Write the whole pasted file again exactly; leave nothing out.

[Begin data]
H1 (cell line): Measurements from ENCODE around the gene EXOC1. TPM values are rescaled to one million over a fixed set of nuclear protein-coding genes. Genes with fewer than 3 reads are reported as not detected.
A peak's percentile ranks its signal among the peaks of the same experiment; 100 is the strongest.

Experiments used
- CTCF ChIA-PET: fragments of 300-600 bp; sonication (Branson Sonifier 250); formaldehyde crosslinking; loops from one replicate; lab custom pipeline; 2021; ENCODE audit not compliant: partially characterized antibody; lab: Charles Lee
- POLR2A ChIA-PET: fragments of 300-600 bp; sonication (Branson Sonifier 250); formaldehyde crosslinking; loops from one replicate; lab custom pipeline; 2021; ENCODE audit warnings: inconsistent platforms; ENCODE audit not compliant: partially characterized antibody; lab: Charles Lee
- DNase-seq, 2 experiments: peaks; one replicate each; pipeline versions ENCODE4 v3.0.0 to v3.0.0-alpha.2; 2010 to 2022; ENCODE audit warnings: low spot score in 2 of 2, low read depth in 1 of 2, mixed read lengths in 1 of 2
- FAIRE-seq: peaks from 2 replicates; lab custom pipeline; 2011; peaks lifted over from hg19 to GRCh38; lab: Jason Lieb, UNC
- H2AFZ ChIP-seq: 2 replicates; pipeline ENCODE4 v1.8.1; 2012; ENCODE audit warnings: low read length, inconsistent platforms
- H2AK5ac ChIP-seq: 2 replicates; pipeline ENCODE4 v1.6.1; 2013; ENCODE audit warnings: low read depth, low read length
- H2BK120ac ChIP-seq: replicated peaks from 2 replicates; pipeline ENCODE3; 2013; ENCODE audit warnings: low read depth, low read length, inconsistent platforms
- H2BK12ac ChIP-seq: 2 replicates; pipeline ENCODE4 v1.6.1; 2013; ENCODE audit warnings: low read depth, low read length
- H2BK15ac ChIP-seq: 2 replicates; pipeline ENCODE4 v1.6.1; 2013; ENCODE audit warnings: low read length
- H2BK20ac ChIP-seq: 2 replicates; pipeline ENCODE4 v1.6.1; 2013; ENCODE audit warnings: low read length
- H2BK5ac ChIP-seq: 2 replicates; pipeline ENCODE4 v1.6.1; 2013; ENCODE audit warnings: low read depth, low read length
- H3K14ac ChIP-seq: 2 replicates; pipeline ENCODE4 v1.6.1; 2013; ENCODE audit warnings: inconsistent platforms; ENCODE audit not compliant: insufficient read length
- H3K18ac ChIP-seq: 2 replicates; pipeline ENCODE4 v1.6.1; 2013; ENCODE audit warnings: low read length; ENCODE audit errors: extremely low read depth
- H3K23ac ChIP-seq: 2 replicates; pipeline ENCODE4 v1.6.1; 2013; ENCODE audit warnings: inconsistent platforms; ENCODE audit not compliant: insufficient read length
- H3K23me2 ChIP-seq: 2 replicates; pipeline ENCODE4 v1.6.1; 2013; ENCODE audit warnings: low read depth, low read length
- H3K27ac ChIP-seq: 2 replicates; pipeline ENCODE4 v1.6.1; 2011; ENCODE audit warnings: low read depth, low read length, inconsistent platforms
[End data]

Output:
H1 (cell line): Measurements from ENCODE around the gene EXOC1. TPM values are rescaled to one million over a fixed set of nuclear protein-coding genes. Genes with fewer than 3 reads are reported as not detected.
A peak's percentile ranks its signal among the peaks of the same experiment; 100 is the strongest.

Experiments used
- CTCF ChIA-PET: fragments of 300-600 bp; sonication (Branson Sonifier 250); formaldehyde crosslinking; loops from one replicate; lab custom pipeline; 2021; ENCODE audit not compliant: partially characterized antibody; lab: Charles Lee
- POLR2A ChIA-PET: fragments of 300-600 bp; sonication (Branson Sonifier 250); formaldehyde crosslinking; loops from one replicate; lab custom pipeline; 2021; ENCODE audit warnings: inconsistent platforms; ENCODE audit not compliant: partially characterized antibody; lab: Charles Lee
- DNase-seq, 2 experiments: peaks; one replicate each; pipeline versions ENCODE4 v3.0.0 to v3.0.0-alpha.2; 2010 to 2022; ENCODE audit warnings: low spot score in 2 of 2, low read depth in 1 of 2, mixed read lengths in 1 of 2
- FAIRE-seq: peaks from 2 replicates; lab custom pipeline; 2011; peaks lifted over from hg19 to GRCh38; lab: Jason Lieb, UNC
- H2AFZ ChIP-seq: 2 replicates; pipeline ENCODE4 v1.8.1; 2012; ENCODE audit warnings: low read length, inconsistent platforms
- H2AK5ac ChIP-seq: 2 replicates; pipeline ENCODE4 v1.6.1; 2013; ENCODE audit warnings: low read depth, low read length
- H2BK120ac ChIP-seq: replicated peaks from 2 replicates; pipeline ENCODE3; 2013; ENCODE audit warnings: low read depth, low read length, inconsistent platforms
- H2BK12ac ChIP-seq: 2 replicates; pipeline ENCODE4 v1.6.1; 2013; ENCODE audit warnings: low read depth, low read length
- H2BK15ac ChIP-seq: 2 replicates; pipeline ENCODE4 v1.6.1; 2013; ENCODE audit warnings: low read length
- H2BK20ac ChIP-seq: 2 replicates; pipeline ENCODE4 v1.6.1; 2013; ENCODE audit warnings: low read length
- H2BK5ac ChIP-seq: 2 replicates; pipeline ENCODE4 v1.6.1; 2013; ENCODE audit warnings: low read depth, low read length
- H3K14ac ChIP-seq: 2 replicates; pipeline ENCODE4 v1.6.1; 2013; ENCODE audit warnings: inconsistent platforms; ENCODE audit not compliant: insufficient read length
- H3K18ac ChIP-seq: 2 replicates; pipeline ENCODE4 v1.6.1; 2013; ENCODE audit warnings: low read length; ENCODE audit errors: extremely low read depth
- H3K23ac ChIP-seq: 2 replicates; pipeline ENCODE4 v1.6.1; 2013; ENCODE audit warnings: inconsistent platforms; ENCODE audit not compliant: insufficient read length
- H3K23me2 ChIP-seq: 2 replicates; pipeline ENCODE4 v1.6.1; 2013; ENCODE audit warnings: low read depth, low read length
- H3K27ac ChIP-seq: 2 replicates; pipeline ENCODE4 v1.6.1; 2011; ENCODE audit warnings: low read depth, low read length, inconsistent platforms